This is a first go at using a computer algebra system (SymPy) to explore the formal steady state of a Stock-Flow Consistent model. For this, I use a simplified five-equation version of Godley and Lavoie’s (2007) Model SIM. For more information, see my previous posts here and here.

Model

Assume a closed economy with no investment such that national income, , in time consists of household final consumption expenditure, , and government expenditure, :

\begin{equation} \tag{1} Y_t = C_t + G_t \end{equation}

Government expenditure is exogenous. Consumption depends on current disposable income, , and accumulated wealth, (from the previous period):

\begin{equation} \tag{2} C_t = \alpha_1 \cdot YD_t + \alpha_2 \cdot H_{t-1} \end{equation}

and are the marginal propensities to consume out of disposable income and wealth , respectively.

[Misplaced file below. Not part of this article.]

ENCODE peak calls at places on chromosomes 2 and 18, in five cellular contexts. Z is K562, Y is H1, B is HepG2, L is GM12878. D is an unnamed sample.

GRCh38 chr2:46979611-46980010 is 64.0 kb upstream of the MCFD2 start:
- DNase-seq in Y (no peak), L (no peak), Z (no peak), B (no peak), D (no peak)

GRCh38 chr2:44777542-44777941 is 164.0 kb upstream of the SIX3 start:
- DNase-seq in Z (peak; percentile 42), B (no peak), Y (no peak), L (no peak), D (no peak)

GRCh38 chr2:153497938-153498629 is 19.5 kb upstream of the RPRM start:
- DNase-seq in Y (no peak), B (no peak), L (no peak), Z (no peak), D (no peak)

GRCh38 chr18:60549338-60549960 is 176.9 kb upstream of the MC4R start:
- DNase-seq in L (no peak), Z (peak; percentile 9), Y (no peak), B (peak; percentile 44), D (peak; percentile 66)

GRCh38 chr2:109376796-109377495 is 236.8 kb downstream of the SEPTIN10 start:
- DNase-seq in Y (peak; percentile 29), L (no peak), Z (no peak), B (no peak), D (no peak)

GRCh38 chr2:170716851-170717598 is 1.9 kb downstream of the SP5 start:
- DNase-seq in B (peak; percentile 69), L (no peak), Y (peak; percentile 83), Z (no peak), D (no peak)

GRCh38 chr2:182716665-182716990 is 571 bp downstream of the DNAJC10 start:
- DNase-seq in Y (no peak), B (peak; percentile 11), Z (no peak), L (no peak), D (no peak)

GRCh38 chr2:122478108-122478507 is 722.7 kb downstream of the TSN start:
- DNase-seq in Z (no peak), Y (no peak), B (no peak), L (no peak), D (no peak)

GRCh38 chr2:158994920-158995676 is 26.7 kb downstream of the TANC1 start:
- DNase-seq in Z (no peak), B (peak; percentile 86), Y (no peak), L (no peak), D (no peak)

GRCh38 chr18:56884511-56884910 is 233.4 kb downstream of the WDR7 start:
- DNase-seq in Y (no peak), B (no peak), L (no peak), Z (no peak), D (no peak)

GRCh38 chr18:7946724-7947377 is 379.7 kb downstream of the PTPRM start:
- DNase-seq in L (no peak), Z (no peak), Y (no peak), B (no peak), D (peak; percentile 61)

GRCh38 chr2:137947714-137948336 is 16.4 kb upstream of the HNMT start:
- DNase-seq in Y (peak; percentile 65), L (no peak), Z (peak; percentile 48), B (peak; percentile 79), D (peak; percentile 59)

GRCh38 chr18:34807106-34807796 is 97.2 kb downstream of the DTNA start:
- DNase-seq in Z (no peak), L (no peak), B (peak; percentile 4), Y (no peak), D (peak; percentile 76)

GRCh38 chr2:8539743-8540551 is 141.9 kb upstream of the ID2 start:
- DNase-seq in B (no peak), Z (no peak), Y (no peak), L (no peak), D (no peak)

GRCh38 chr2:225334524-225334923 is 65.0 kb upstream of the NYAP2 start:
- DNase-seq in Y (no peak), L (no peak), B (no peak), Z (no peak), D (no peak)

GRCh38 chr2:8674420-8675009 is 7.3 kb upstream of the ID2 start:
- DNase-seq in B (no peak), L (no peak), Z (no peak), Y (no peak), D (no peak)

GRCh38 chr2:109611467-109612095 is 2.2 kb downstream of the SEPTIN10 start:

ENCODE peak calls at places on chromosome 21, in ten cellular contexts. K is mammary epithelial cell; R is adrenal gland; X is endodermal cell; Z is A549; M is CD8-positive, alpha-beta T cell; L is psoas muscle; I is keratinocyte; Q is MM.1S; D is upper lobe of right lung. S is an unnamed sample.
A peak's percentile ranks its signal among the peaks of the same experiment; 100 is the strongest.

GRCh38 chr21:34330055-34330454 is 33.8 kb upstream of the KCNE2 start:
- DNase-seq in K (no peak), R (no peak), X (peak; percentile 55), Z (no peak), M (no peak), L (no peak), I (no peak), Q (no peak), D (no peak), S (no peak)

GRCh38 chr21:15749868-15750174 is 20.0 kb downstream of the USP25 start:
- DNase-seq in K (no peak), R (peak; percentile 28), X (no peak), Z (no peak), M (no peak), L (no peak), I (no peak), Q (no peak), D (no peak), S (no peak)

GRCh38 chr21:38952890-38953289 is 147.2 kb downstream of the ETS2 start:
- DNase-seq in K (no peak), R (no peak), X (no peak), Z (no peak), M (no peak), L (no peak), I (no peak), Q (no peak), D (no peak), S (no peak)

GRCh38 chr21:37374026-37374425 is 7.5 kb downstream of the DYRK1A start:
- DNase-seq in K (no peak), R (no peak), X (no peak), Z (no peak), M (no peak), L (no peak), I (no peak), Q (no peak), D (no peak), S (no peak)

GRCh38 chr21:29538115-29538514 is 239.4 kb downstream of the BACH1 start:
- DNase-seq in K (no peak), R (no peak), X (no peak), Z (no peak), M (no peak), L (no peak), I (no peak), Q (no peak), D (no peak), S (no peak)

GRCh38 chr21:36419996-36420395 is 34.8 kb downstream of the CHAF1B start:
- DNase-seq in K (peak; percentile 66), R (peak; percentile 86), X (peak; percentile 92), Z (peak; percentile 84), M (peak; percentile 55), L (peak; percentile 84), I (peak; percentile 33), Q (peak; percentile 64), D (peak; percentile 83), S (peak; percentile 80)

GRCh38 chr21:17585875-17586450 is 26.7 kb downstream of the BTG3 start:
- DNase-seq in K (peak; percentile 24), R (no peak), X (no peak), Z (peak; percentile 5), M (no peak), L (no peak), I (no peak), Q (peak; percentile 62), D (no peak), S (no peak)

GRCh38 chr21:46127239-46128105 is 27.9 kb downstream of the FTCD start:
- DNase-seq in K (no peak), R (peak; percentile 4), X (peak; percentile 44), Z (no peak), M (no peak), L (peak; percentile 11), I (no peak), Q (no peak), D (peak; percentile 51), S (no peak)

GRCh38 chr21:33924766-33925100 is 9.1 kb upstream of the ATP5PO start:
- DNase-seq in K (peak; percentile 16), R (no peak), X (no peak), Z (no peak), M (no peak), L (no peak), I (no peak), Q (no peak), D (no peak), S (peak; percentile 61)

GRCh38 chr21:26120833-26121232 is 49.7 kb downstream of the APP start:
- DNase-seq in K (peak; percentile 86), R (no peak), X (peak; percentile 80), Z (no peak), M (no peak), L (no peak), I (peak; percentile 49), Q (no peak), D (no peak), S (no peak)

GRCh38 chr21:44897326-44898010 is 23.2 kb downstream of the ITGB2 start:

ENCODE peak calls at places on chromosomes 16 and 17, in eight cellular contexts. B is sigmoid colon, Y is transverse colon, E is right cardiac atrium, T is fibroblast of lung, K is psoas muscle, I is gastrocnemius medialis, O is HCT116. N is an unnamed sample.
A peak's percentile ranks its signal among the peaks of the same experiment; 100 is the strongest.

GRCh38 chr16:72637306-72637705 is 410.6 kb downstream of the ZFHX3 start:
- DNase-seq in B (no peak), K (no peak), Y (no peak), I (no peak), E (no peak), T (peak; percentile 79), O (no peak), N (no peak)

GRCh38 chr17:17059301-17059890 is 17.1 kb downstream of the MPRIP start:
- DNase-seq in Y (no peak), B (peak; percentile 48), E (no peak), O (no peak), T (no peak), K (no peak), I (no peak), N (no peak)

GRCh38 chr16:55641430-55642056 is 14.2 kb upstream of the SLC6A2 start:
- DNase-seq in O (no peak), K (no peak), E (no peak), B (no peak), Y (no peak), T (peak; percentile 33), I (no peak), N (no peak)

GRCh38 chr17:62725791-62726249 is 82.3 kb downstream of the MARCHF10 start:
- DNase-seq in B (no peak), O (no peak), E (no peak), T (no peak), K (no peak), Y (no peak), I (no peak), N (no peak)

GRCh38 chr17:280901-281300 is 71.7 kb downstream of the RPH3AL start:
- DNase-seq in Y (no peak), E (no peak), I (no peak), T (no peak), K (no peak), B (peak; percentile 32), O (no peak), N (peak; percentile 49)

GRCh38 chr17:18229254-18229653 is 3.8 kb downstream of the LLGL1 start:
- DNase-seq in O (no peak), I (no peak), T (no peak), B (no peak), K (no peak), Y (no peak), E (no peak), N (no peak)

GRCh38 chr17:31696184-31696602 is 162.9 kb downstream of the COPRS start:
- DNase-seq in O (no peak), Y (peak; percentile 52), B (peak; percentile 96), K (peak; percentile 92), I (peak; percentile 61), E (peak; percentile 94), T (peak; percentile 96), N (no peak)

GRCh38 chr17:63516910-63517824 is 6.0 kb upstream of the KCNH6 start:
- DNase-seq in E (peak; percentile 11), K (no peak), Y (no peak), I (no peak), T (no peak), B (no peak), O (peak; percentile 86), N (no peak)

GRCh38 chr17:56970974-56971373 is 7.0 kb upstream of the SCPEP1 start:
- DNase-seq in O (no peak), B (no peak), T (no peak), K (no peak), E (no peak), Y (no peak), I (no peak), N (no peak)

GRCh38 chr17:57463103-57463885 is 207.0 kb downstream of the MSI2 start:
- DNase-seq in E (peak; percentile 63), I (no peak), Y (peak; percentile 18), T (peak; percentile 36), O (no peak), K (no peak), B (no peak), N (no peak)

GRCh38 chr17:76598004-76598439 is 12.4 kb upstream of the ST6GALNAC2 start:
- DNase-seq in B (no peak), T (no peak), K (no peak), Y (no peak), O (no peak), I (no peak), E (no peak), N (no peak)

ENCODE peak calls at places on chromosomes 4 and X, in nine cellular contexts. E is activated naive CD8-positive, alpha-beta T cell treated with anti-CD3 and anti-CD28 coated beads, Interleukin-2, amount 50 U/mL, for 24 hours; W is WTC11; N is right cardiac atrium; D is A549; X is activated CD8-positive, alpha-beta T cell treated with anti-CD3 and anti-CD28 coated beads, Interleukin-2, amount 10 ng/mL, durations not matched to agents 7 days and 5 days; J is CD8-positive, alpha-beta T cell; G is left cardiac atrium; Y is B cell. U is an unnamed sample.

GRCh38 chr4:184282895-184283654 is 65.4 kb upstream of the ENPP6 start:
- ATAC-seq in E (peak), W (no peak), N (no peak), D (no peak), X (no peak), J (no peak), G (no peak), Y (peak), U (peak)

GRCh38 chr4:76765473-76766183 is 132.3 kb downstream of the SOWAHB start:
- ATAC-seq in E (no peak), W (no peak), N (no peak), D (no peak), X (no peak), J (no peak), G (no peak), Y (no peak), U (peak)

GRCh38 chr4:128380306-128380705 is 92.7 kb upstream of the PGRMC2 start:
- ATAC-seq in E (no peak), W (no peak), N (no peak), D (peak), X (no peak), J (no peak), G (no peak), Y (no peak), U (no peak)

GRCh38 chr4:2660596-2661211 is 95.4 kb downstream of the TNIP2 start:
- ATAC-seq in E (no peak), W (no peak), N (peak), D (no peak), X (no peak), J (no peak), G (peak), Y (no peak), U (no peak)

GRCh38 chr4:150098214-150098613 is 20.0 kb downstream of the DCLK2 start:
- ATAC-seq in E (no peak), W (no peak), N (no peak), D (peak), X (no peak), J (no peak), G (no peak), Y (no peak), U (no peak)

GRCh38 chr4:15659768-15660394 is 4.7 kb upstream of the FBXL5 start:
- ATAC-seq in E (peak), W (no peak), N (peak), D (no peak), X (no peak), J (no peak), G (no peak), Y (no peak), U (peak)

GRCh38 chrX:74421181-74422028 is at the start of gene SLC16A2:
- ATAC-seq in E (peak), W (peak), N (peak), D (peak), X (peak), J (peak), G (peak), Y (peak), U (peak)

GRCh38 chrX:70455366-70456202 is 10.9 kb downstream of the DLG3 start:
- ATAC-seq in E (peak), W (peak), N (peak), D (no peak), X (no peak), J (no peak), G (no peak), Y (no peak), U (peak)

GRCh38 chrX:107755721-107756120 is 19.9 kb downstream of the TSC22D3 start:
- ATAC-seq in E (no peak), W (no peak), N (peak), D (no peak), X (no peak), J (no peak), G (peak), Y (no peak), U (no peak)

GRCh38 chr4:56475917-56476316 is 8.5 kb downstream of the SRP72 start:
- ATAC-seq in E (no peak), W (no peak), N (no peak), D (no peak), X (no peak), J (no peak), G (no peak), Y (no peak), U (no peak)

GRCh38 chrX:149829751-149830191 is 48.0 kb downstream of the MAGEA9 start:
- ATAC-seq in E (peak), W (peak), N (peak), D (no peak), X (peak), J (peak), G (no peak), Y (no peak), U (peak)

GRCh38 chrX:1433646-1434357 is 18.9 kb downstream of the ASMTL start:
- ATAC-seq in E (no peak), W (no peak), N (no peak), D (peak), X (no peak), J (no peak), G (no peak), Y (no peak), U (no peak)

Disposable income is national income minus taxes, , which are levied at a fixed proportion, :

\begin{equation} \tag{3} YD_t = Y_t - T_t \end{equation}

\begin{equation} \tag{4} T_t = \theta \cdot Y_t \end{equation}

Households accumulate savings from the difference between their disposable income and their expenditure :

\begin{equation} \tag{5} H_t = H_{t-1} + YD_t - C_t \end{equation}

Numerical solution

We can use FSIC to define and then solve the model numerically (see my earlier post for details of the syntax):

import fsic

# Define the model's economic logic in a string
script = '''
Y = C + G
C = {alpha_1} * YD + {alpha_2} * H[-1]